Getting Wacked By A Mafia Princess

Over years of ghost-writing, I’ve spent time with some intriguing personalities. To name-drop a few: Bob Newhart, Kim Novak, Billy Crystal, Matthew Broderick, Don Adams, and assorted Ambassadors & Cabinet members. But one of the most intriguing is a name I can’t drop. Why? Because he was once a member of the Chicago Mob whose members advised me to “forget everything you know about him!”

Their advice is why I never wrote the authorized biography his gutsy granddaughter had asked me to do. One surprising day she told me, “Just because of all those murders and things, grandpapa was very misunderstood; and I think it’s time people know the real story to this sweet man.” To which I replied: “I’m not sure I’m qualified….” “You’re Sicilian, aren’t you…?” “Yes…” “Then I say you’re qualified!”

That was the offer she made me that I didn’t think I could refuse. Only before she set plans to fly me to Naples for “background information,” the elders in her family learned of her hopes. They quickly made me a counter-offer that I would have been even crazier to refuse. Let me elaborate…without names.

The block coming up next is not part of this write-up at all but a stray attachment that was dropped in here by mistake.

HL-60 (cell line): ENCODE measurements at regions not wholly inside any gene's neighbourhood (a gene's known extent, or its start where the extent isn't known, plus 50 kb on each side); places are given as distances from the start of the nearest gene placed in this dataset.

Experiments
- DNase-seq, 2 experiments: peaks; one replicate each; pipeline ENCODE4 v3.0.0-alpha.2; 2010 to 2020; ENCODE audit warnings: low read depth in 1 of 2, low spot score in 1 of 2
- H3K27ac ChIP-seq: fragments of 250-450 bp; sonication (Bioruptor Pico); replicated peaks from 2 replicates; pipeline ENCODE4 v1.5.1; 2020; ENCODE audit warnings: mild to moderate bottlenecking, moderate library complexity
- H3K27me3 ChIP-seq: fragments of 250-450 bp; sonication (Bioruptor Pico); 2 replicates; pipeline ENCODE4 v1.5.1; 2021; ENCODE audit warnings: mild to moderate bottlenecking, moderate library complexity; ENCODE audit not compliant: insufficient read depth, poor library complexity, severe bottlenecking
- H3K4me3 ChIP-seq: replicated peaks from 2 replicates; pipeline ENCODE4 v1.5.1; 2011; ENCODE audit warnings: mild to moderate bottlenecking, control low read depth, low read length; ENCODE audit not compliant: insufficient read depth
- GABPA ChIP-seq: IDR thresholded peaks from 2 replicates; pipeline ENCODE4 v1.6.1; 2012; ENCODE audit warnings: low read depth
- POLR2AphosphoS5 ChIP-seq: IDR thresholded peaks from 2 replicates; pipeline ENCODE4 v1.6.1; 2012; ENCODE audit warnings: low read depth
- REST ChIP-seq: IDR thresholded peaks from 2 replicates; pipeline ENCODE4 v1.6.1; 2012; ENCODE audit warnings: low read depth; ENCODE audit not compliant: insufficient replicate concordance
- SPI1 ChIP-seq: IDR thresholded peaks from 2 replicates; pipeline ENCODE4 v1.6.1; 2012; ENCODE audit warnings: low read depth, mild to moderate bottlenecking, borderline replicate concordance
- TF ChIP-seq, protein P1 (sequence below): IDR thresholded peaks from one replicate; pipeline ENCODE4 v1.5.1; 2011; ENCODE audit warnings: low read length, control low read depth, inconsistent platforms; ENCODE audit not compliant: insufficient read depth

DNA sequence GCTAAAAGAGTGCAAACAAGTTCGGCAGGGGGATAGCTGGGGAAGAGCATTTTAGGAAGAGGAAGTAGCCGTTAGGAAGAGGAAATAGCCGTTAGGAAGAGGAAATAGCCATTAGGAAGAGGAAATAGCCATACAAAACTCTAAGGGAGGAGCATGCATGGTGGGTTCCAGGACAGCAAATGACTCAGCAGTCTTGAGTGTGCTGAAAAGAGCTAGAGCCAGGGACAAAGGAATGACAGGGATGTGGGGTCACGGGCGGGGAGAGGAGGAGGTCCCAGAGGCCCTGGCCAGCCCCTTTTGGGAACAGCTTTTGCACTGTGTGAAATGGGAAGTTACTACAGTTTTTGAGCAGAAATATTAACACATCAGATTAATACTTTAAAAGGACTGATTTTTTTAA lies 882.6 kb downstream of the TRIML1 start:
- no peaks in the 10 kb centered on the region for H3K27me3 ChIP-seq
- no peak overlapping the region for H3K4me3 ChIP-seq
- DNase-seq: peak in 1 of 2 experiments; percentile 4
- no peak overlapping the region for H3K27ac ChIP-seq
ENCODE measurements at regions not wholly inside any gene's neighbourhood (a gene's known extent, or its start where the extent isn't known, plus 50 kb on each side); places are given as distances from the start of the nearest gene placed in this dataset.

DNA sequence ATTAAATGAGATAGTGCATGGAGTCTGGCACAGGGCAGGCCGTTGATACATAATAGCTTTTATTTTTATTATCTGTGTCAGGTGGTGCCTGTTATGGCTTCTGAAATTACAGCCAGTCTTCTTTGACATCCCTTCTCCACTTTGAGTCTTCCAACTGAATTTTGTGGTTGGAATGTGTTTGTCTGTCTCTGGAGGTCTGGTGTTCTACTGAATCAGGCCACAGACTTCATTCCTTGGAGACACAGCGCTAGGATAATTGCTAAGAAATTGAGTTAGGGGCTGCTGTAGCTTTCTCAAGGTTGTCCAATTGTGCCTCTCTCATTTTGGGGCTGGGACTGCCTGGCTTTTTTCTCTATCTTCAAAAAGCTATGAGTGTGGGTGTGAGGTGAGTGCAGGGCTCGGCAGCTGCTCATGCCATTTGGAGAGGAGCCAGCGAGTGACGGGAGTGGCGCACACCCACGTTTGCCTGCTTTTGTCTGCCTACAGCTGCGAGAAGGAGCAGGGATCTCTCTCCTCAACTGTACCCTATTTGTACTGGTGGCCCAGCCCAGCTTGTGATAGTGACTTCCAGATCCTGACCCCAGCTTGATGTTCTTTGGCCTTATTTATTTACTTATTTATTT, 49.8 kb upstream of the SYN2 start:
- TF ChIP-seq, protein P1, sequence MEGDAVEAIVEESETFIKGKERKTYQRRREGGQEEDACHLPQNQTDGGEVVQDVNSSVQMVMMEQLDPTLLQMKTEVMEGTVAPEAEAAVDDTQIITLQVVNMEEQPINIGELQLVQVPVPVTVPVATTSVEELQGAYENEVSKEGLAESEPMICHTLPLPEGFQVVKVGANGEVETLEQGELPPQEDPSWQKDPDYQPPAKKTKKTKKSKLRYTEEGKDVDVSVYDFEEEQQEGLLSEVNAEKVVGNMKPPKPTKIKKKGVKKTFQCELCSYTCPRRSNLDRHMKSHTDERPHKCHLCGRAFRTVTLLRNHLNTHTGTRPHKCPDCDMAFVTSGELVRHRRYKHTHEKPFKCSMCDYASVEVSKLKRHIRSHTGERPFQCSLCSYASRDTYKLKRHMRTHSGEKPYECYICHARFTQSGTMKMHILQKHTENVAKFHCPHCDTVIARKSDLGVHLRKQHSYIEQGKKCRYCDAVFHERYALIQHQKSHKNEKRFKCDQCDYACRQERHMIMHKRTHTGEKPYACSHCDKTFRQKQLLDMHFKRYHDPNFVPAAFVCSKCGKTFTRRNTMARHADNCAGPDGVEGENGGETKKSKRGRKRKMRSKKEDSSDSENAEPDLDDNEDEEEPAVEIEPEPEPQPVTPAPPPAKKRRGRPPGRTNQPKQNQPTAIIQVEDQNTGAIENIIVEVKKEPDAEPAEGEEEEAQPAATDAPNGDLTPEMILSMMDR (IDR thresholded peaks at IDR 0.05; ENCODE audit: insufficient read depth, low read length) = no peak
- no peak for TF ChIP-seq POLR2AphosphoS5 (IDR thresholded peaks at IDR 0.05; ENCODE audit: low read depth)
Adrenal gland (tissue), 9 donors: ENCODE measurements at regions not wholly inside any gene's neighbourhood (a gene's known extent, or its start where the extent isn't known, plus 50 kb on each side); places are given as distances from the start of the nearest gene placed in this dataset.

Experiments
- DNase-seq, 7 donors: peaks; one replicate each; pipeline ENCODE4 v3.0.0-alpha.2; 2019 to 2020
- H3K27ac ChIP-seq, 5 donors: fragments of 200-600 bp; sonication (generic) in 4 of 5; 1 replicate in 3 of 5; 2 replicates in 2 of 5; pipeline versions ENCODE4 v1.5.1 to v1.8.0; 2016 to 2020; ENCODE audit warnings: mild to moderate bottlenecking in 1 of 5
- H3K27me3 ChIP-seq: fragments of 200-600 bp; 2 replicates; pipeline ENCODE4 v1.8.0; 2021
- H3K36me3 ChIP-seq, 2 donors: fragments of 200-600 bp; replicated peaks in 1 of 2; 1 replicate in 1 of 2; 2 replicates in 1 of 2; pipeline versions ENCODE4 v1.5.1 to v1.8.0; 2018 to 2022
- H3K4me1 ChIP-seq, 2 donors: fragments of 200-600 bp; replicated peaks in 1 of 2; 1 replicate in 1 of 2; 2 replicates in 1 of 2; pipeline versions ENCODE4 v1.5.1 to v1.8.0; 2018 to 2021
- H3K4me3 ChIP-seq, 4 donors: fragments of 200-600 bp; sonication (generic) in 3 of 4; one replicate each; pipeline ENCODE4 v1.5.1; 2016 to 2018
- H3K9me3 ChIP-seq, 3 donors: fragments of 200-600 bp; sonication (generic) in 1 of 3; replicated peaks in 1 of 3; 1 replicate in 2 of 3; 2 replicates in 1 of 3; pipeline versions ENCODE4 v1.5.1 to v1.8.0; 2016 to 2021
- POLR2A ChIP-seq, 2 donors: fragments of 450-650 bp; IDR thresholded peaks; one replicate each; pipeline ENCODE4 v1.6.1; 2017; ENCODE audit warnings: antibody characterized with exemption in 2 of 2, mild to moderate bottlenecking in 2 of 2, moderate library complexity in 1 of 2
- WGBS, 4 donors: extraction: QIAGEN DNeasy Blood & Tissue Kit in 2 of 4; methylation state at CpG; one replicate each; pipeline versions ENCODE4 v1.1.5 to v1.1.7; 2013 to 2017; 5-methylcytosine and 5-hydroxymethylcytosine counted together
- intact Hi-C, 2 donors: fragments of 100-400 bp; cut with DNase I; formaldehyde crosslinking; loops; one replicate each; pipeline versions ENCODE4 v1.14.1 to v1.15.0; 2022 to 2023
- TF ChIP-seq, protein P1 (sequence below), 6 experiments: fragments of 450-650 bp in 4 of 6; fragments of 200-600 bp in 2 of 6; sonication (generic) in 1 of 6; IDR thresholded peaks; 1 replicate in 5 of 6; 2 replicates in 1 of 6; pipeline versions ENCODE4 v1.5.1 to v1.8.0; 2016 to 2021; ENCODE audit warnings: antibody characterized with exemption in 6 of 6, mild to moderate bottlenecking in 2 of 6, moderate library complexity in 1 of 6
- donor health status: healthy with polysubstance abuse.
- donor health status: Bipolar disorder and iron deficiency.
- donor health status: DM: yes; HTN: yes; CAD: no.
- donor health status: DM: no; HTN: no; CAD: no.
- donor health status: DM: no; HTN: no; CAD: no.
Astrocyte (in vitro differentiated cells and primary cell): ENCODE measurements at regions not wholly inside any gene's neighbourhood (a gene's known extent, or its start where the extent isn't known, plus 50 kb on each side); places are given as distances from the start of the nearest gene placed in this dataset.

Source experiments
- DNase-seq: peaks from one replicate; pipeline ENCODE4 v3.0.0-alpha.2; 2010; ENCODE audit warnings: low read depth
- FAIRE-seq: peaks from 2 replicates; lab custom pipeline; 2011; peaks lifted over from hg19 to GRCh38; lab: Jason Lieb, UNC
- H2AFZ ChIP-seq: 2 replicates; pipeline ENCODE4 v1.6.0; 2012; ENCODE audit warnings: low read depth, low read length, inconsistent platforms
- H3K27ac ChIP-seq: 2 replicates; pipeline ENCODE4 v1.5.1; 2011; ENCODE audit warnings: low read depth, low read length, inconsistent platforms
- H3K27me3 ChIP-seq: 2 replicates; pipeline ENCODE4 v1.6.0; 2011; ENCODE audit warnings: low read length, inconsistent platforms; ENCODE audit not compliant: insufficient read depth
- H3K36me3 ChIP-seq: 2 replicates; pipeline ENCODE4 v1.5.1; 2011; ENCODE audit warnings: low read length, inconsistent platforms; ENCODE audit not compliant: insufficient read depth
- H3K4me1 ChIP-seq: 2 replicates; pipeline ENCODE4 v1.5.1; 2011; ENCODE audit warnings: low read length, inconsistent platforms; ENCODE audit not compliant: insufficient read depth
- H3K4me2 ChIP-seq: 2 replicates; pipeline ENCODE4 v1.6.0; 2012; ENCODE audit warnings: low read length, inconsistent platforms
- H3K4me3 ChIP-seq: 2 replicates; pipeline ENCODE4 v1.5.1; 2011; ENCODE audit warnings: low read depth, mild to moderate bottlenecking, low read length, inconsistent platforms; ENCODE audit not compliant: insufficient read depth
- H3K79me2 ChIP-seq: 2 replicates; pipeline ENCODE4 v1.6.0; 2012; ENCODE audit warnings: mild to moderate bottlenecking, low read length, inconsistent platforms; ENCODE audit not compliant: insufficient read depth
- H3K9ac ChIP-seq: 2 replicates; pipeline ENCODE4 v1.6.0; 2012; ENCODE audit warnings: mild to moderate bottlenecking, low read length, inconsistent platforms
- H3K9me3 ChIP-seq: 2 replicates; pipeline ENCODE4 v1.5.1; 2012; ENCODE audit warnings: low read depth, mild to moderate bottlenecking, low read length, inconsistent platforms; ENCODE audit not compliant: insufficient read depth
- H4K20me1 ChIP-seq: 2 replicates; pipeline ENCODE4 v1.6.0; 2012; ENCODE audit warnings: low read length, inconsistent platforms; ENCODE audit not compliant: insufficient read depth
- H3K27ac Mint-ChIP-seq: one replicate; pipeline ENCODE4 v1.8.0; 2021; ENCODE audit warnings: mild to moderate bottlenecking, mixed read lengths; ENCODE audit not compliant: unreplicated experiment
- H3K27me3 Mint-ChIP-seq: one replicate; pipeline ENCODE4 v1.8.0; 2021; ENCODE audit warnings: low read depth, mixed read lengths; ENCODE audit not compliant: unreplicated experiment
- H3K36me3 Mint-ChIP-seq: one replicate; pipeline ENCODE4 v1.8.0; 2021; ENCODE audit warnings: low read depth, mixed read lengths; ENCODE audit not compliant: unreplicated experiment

Lydia gave me some of the basics at our first [and last] meeting. Grandpapa was born in Naples…went to seminary because that’s what the first son in this family did…while there, one of his five brothers was killed by a rival Neapolitan gang…papa came to the seminary asserting that his time there was now over, for the family honor required he take blood-for-blood….which he did…soon discovering he was so good at this, he eventually found himself in New York City as one of the best guns in the East Coast Mafia.

Lydia proudly ribbon-ed her story with full-hearted anecdotes about how kindly grandpapa always took time between murders to care for his family, help the poor in his neighborhood, and donate to the local Church. By the time I left Lydia’s house I felt I had just spend an hour in ‘Godfather I’ with grandpapa as Marlon Brando’s most loyal killer-son. But wait a minute — I write for CEOs not assassins! How the hell did I get into this?

Even before the warning call from the family elders, I was sure I didn’t really want to know any more family secrets.Turns out grandpapa’s story has never been written anywhere else except in the crime pages of the national press, which dutifully reported grandpapa had been jailed in 1948, later commuted by President Harry Truman, then quietly faded from public sight.

Bottom line — I wrote no bio, earned no commission, and have happily kept on living even with a Sicilian name.

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